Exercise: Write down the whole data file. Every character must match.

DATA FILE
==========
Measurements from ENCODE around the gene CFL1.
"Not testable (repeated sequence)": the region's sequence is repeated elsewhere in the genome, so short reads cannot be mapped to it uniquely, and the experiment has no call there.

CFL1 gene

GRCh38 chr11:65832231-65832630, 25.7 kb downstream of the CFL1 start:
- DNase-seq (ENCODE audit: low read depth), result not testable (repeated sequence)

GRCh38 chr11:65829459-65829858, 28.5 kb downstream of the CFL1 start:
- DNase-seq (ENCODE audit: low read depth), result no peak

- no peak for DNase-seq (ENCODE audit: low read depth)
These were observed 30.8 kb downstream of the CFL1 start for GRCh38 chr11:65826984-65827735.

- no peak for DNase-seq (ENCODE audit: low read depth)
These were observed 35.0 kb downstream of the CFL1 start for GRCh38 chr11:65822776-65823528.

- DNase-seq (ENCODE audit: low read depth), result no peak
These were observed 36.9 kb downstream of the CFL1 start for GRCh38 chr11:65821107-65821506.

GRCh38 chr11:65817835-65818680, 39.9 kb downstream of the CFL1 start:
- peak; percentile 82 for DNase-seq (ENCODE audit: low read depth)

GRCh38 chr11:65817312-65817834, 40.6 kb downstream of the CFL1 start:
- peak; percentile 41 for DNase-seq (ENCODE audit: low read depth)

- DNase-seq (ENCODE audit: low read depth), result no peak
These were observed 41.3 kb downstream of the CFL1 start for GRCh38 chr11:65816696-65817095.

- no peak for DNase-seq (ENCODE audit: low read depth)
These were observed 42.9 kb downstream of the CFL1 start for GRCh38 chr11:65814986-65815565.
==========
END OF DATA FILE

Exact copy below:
Measurements from ENCODE around the gene CFL1.
"Not testable (repeated sequence)": the region's sequence is repeated elsewhere in the genome, so short reads cannot be mapped to it uniquely, and the experiment has no call there.

CFL1 gene

GRCh38 chr11:65832231-65832630, 25.7 kb downstream of the CFL1 start:
- DNase-seq (ENCODE audit: low read depth), result not testable (repeated sequence)

GRCh38 chr11:65829459-65829858, 28.5 kb downstream of the CFL1 start:
- DNase-seq (ENCODE audit: low read depth), result no peak

- no peak for DNase-seq (ENCODE audit: low read depth)
These were observed 30.8 kb downstream of the CFL1 start for GRCh38 chr11:65826984-65827735.

- no peak for DNase-seq (ENCODE audit: low read depth)
These were observed 35.0 kb downstream of the CFL1 start for GRCh38 chr11:65822776-65823528.

- DNase-seq (ENCODE audit: low read depth), result no peak
These were observed 36.9 kb downstream of the CFL1 start for GRCh38 chr11:65821107-65821506.

GRCh38 chr11:65817835-65818680, 39.9 kb downstream of the CFL1 start:
- peak; percentile 82 for DNase-seq (ENCODE audit: low read depth)

GRCh38 chr11:65817312-65817834, 40.6 kb downstream of the CFL1 start:
- peak; percentile 41 for DNase-seq (ENCODE audit: low read depth)

- DNase-seq (ENCODE audit: low read depth), result no peak
These were observed 41.3 kb downstream of the CFL1 start for GRCh38 chr11:65816696-65817095.

- no peak for DNase-seq (ENCODE audit: low read depth)
These were observed 42.9 kb downstream of the CFL1 start for GRCh38 chr11:65814986-65815565.